One RE5 bomber was used by the RNAS operating from Dunkirk during September 1914. Its serial number was 26. The reliability and straight forward handling qualities that were inherited from its predecessor designs was offsetted by lack of agility and absence of protective armament. This detracted seriously its operational value and hence its short lived career. It was removed from front line service by autumn 1915 to make way for newer designs. The sixth production RE5 was converted to a single seater with extended wing span for higher altitudes flying trials. This has in fact reached a height of 17,000 feet in June 1914. Another similarly modified machine was employed for flight trials of the factory 336 pound wt. bomb which came to be the prelude to the subsequent RE7. The RE5s that served with RFC were 361,380,382,617,631,651,674,677,678,688,737,745,2456,2457,2458,2459 and 2461. Of a total of 24 RE5s, 22 were produced in 1914 and two in 1915. 11 of the RE5s were known to be allocated to France, and 9 aircraft to training units.
Roseplane of Rosemont Hobby Shop of 4317 Howerton Road, Northampton, A 18067. USA, (610) 502-1137 released the RE5 kit to a scale of 1/72 circa 1999. The kit comes as a neat vacform kit along with the intricate parts made in resin.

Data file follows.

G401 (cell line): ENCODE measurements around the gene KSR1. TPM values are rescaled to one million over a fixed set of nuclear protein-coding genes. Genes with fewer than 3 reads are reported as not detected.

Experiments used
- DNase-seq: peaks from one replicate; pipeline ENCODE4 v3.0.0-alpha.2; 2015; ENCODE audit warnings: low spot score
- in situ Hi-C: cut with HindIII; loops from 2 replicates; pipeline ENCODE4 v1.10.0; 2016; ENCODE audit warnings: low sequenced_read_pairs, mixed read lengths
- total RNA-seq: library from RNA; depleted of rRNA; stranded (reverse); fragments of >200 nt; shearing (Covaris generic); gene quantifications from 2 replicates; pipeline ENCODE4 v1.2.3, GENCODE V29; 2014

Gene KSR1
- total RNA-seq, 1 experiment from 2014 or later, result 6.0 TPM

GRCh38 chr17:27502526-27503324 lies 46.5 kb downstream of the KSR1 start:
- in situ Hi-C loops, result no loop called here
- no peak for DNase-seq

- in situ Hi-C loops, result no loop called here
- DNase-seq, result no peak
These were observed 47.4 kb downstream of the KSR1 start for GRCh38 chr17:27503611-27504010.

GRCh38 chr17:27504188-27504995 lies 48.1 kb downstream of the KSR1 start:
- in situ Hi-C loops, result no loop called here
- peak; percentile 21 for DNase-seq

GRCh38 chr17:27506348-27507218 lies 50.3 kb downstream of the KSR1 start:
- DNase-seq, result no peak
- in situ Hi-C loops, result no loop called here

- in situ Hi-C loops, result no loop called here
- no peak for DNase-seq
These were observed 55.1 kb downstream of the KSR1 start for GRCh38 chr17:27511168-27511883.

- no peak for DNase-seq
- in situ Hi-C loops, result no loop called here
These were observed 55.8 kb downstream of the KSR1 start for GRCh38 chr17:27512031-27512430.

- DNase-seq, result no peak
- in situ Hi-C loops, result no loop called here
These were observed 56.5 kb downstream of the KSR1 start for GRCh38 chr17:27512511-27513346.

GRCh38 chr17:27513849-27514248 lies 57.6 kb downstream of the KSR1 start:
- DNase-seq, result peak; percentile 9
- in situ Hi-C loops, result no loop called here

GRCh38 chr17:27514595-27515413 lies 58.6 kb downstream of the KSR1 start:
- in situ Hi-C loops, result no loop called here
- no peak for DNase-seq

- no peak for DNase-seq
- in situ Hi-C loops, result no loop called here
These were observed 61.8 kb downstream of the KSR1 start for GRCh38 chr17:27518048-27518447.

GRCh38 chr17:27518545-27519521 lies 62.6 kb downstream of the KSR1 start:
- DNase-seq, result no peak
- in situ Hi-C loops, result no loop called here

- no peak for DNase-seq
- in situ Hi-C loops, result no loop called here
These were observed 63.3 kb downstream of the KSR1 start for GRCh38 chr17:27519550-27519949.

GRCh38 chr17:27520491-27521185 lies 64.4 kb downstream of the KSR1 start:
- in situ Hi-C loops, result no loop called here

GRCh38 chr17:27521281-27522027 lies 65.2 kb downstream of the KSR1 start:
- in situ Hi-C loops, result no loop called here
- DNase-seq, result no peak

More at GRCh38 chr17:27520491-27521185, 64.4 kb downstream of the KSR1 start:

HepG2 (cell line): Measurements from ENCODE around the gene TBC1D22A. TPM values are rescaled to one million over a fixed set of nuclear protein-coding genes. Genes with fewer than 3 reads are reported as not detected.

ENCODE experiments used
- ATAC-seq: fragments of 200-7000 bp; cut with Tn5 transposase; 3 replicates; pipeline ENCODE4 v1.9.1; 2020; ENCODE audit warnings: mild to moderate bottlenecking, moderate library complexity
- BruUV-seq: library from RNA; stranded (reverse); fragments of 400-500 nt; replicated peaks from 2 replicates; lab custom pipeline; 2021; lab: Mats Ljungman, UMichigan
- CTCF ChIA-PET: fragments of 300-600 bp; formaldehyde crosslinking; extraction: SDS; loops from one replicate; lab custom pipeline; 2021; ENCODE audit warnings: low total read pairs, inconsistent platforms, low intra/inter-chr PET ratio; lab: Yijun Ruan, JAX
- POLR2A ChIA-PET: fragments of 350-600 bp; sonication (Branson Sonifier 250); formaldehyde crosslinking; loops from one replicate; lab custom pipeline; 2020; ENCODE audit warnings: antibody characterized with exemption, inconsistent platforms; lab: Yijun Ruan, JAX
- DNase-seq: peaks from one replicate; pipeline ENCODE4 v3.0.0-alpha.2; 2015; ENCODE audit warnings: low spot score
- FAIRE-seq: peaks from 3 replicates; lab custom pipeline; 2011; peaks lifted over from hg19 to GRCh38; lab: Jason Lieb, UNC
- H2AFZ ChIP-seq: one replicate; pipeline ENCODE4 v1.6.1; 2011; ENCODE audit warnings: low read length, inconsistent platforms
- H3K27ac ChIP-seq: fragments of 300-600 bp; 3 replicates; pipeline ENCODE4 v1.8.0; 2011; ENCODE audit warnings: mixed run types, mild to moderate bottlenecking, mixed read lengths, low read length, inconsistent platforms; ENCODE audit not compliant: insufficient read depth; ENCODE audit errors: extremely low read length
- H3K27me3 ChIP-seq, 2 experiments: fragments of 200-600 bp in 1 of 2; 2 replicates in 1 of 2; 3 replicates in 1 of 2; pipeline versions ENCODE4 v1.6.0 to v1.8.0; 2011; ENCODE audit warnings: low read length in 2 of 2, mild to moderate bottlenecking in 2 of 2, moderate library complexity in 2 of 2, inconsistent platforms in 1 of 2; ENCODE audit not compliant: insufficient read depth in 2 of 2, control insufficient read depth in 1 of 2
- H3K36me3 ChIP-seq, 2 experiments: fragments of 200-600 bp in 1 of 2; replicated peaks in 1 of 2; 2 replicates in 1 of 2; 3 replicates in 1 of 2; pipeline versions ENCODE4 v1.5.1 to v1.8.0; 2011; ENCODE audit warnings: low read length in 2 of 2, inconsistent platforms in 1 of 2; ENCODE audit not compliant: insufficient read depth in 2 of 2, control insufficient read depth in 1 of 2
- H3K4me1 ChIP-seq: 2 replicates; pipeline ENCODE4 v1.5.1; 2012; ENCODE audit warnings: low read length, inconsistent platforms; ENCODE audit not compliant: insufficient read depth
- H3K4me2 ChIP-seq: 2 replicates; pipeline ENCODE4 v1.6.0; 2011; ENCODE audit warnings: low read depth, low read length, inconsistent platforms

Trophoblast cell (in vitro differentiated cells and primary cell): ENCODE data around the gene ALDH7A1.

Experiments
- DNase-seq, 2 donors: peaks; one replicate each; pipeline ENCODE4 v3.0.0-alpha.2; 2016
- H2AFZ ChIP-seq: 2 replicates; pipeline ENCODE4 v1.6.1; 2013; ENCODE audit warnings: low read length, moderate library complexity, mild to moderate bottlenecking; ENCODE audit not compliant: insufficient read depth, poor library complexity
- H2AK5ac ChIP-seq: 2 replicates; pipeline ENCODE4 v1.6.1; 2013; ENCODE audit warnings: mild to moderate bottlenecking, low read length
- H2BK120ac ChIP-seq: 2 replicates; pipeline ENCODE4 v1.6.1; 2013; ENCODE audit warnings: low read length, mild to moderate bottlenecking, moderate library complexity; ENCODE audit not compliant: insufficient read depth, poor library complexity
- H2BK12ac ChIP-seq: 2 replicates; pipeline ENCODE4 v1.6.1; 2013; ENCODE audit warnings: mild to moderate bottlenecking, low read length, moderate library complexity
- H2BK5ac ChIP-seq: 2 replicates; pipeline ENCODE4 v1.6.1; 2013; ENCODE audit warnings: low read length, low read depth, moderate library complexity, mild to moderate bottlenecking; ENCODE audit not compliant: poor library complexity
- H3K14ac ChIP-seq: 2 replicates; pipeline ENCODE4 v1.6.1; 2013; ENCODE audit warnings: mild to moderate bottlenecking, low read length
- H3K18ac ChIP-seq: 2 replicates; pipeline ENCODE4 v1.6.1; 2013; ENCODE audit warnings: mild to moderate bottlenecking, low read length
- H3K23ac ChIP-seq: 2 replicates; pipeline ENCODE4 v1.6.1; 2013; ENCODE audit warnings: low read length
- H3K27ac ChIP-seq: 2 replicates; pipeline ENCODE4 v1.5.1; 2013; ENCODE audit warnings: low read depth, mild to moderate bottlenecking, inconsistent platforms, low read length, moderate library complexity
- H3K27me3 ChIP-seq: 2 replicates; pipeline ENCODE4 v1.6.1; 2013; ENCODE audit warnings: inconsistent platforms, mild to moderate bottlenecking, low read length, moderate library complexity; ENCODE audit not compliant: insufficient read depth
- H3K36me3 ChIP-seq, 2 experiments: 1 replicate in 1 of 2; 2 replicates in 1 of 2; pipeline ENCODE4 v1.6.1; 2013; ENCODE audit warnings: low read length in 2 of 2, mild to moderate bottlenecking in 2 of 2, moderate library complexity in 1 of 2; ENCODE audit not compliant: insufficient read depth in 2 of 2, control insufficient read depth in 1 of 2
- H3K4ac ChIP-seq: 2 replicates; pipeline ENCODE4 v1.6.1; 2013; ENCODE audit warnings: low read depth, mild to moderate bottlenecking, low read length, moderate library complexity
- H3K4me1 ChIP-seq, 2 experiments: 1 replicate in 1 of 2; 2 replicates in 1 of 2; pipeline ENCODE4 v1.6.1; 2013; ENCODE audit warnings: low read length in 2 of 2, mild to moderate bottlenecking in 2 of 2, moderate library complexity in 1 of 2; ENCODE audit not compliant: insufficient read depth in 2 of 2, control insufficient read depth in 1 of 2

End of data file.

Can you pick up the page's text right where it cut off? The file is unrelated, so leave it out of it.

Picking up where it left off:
Though it is a vacform kit it is a simple one to construct as long as there is no rush in going about building the model. Care is taken not to spoil the fine surface detail. The tricky part is in correctly aligning the wings and undercarriage skids and struts. The kit comes complete with instructions on steps to follow during building the model and is worth spending time in going through even if you are a practising vacform kit modeller. There is ample of information to help you select the RE5 that you desire to build whether it is a short span or a long span type. I opted for the short span one since the instruction contained convincing camouflage pattern and detail.
|COLORS & MARKINGS|
This consisted of semi matt silk 314 RAL 1001 with irregular FS 36231 grey (very close to medium grey) areas. The aircraft depicted in this scheme was Capt. Liddell’s RE5. The aircraft tail number was 2457. These were in blue with no outline except for the numbers that falls on the blue rudder stripe which were white and no outline. No2 on the stb.side and No7 on the port side. The instruction sheet states that the exact camouflage pattern was difficult to discern it was with help from the publication of Flying Press by Alan Durkota and Windsock Data file by Ray Rimell that it got closer to what this should be. The kit comes with no decals and one has to fork out from spares box as I had to do or find close decals for which information as to size of roundels required is also given in the various reference materials in form of sketches that comes with the kit.
Upon completion, the kit was placed alongside the model of the RE7.This provided a contrast in size and general aircraft design in the evolution of the RE reconnaissance bombers which led to the famous RE8.
Nothing heard after take off. History of No 7 RAF Squadron.
The history of British Aviation 1908-1914 Vol 2 by R.Dallas Brett.
Carmel J. Attard